The near ubiquity of maps has created a population the is well adept at reading and understanding maps. But, while maps are familiar, understanding how the human brain processes that information is less known. Discussing the processing of geographic phenomena could take different avenues: specific geospatial thinking skills, general perception and cognition processes, or even different parts of the human brain that are invoked when thinking geographically. This entry focuses on tracing the processing of geographic phenomena using a choropleth map case study, beginning from perception — the moment the phenomena enter the human brain via our senses, to cognition — how meaning and understanding are generated.
Perception and cognition are two fundamental processes that enable the human experience. Through these mental processes, humankind can utilize many of the skills relevant for geospatial and map cognition (Montello, 2002). Classical psychological understanding frames perception and cognition as sequential processes that are inextricably linked, with perception as the lower-level processor of basic inputs and cognition as the high-level aggregator that resolves those inputs and makes meanings from them to achieve conscious thoughts and decisions (Driver, Baylis, & Rafal, 1992). While this process is universal, and additionally is not limited to just humankind, this entry focuses on an aspect of spatial perception and cognition that is relevant for making sense of geographic phenomena presented cartographically.
As both perception and cognition are entire fields themselves, a complete explanation within the confines of this entry is not possible. Instead, this entry provides a portal or way of thinking about these two fields through a specific case study – reading a choropleth map. Using an example map as a backdrop, we address some of the perceptual and cognitive processes that are engaged by the reader for this case study.
While the two constructs of perception and cognition will be addressed below, let’s start with some brief definitions. Perception enables the inbound reception of information about our surroundings and environments through our senses. Higher-level cognition enables us to make sense and create meaning from and across the inputs filtered through the lower-level perceptual process.
What happens when humans look at maps or think about their environments and surroundings? How does a person make sense of what they see and make interactive and locomotive decisions? These are questions that are of keen interest to researchers studying spatial cognition. To answer these questions, understandings from across the psychological, neuroscientific, and geospatial sciences, as well as philosophy, are augmented to help explain how humans perceive space and its representations. When you open your eyes every morning to see and observe the spaces around you, a myriad of mental processes kickstarts throughout your brain to enable you to see, recognize and identify the items and things and their basic shapes, forms, and attributes that make up your surroundings. This near-instantaneous process relies on both active and passive (unconscious) processes (Beck & Kastner, 2009). Much of this process centers on visual perception – that is the perceptive process that relates to visual inputs received by the eyes. However, it should be noted that spatial perception can also be achieved through other non-visual senses such as touch and sound. Nonetheless, they rely on a similar and overlapping mental process that evolved to allow us to recreate abstract mental representations of our environments (Brittell, 2018).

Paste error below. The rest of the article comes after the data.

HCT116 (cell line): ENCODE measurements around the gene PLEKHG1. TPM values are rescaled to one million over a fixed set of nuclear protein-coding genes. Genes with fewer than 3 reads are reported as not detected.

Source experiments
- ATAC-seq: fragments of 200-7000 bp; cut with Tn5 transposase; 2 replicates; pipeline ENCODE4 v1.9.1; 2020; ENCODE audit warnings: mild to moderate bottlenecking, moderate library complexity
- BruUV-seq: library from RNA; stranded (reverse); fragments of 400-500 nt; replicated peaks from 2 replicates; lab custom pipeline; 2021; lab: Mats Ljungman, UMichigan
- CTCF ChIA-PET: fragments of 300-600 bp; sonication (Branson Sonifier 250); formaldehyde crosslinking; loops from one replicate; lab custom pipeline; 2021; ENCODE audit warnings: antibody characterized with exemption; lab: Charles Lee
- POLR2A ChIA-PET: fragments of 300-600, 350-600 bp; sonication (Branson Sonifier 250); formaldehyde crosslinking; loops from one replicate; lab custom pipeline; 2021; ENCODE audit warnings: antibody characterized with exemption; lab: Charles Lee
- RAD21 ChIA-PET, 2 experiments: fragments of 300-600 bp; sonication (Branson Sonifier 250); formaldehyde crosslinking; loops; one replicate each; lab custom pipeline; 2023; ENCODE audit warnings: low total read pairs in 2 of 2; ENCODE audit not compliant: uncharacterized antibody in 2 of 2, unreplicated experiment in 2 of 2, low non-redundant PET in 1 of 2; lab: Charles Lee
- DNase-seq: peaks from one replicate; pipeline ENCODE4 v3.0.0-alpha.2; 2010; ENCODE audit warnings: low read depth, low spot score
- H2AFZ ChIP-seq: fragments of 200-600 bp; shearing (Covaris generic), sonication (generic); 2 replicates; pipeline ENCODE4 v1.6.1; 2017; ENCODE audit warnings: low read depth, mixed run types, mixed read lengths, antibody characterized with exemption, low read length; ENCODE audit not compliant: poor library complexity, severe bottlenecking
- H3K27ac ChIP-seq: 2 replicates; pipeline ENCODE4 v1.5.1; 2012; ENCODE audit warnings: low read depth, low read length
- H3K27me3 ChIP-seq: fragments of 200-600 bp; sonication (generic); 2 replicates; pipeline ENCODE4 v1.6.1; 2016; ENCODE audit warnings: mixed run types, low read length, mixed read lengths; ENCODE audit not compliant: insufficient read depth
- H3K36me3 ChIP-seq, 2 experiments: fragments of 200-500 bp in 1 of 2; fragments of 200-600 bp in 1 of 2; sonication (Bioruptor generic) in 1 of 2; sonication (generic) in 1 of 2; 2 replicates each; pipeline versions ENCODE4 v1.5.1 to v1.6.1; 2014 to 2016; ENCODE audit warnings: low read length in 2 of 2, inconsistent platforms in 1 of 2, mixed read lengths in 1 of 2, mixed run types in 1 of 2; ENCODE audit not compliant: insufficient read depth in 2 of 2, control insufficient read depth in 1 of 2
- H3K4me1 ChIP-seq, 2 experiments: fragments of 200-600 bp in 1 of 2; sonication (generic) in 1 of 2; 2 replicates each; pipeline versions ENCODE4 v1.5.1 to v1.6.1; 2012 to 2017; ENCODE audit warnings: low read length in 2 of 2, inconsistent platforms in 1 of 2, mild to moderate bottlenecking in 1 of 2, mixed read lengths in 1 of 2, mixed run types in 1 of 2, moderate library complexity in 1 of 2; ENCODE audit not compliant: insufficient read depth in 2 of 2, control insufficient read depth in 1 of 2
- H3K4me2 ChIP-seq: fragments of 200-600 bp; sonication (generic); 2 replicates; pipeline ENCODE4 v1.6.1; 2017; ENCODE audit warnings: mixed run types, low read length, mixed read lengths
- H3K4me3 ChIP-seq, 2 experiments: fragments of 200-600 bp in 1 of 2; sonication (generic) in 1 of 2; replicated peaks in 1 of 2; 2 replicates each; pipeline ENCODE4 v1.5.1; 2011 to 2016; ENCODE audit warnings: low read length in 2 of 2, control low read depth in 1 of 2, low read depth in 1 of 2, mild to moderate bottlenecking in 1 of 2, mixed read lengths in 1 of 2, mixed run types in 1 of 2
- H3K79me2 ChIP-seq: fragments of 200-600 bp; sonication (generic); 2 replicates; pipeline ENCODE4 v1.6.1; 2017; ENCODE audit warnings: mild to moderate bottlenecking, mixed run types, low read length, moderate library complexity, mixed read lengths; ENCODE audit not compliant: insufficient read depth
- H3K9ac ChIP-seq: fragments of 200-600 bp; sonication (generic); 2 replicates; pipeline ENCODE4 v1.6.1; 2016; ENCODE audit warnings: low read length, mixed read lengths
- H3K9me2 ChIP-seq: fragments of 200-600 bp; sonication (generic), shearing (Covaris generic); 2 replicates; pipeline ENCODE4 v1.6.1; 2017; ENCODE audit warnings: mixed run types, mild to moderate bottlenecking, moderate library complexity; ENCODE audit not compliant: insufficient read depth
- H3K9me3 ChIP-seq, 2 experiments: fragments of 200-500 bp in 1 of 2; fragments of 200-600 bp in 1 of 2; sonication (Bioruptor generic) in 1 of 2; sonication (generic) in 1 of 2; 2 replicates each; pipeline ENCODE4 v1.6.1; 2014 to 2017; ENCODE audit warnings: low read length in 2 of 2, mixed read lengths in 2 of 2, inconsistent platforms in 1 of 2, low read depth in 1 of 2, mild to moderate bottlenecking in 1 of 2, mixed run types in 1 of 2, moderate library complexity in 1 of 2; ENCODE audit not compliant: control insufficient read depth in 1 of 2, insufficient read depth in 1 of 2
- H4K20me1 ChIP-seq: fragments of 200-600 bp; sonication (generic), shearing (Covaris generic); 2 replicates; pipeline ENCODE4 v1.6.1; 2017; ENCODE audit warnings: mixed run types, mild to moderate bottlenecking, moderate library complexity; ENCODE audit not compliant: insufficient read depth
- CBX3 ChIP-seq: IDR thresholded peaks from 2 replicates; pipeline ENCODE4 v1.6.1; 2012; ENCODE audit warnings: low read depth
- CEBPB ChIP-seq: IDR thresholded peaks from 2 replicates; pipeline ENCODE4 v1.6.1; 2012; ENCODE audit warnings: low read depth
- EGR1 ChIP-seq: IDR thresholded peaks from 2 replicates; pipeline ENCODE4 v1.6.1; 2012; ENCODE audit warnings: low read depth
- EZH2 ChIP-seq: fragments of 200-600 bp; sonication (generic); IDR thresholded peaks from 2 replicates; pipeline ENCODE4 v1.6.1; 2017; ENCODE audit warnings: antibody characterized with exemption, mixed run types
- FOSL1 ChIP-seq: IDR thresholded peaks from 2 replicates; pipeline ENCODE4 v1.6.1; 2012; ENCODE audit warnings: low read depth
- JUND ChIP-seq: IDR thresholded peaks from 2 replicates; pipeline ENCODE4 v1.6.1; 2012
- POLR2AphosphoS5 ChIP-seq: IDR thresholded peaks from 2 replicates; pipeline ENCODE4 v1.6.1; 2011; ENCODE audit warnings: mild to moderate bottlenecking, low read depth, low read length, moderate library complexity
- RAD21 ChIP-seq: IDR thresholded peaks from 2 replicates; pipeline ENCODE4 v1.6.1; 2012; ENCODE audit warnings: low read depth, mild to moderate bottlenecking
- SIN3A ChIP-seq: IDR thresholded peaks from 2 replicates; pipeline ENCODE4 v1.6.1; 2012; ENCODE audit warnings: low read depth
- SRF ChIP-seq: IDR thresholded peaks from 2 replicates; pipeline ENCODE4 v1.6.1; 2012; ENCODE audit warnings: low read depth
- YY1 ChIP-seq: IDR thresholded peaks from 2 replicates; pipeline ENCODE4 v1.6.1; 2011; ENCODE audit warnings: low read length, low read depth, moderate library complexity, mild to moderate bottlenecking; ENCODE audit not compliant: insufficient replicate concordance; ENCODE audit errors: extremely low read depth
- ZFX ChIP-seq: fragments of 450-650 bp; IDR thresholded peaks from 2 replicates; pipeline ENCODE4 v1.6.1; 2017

Thus, central to perception is the process of recognition and identification of information received through the senses. For example, when we look at the accompanying map, we recognize it as an abstract image representing space – i.e. a choropleth map (Figure 1). We identify the hues and lightness levels being used as part of its symbology. We identify the clustering of points. We identify the enclosed forms of polygons and recognize them as boundary units. We identify the hierarchy of the myriad of elements on the map. Much of these processes are explained through what is collectively understood by cartographers as Gestalt psychology (MacEachren, 1995). Gestalt psychology can roughly be explained as the perceptually optimal configuration of visual elements. It is a framework that helps explain many of the visual perceptual subprocesses that collectively enable this identification and recognition process. This theoretical framework is built upon classical observation of human perception where complete shapes and orderly forms are preferred, with the perceptual system working to identify and prioritize complete shapes while additionally constructing forms where there may be none. Note that while geo-visual understanding of perception is rooted in Gestalt psychology, recent trend in psychology research has attempted to move beyond the philosophical inference of Gestalt and replace it with concepts rooted in neuro-mechanical models (Jäkel, Singh, Wichmann, & Herzog, 2016; Poldrack & Wagner, 2004; Seymour, Karnath, & Himmelbach, 2008). Still, these theories are useful for conceptualizing these concepts. A major part of this process is through the perception of figure-ground relationships. Figure-ground explains the visual perceptual process that identifies what elements are in the foreground and are therefore more important, and what elements are part of the background and are less visually salient.
Figure 1. Access to Healthy Corner Stores. Source: authors.
As such, when we look at this map, our perceptual system goes to work to make sense of the observed shapes and forms (Lloyd, 2005). At the initial level, dedicated cells along the visual cortex of your brain identifies basic forms and lines and how they fit together. This is the process of making connections and from those connections, we begin to perceive the basic points, shapes, and other forms on the page. Once the basic shapes and forms are mentally perceived, the perceptual processing systems attempt to make relationships between them based on their visual characteristics. In the case study here, the similar and interconnected shapes that form the census tract polygons are perceived as related and part of a larger whole, which themselves form the City of Philadelphia limit. Additionally, reflective of the discussed perceptual principles, we can also begin to see and perceive what is not there. For example, tract borders that are visually obscure by overlapping points are nonetheless perceived as uninterrupted enclosed border lines. In a similar vein, despite visually being on the same two-dimensional plane, the small corner store points are likewise perceived as a hierarchically higher set that is on top of the census tracts. Further, we perceive spatially near features, such as clusters of points, and similarly symbolized features, such as uniformly styled boundaries, as part of a grouped whole. Moreover, the green-to-blue gradient of the choropleth symbology is perceived as related or different based on the similarity of their hue and lightness. From this perceived hue and lightness difference, census tracts that are in the same class or are more similar in symbology are subsequently perceived as more related than tracts that are symbolized more differently.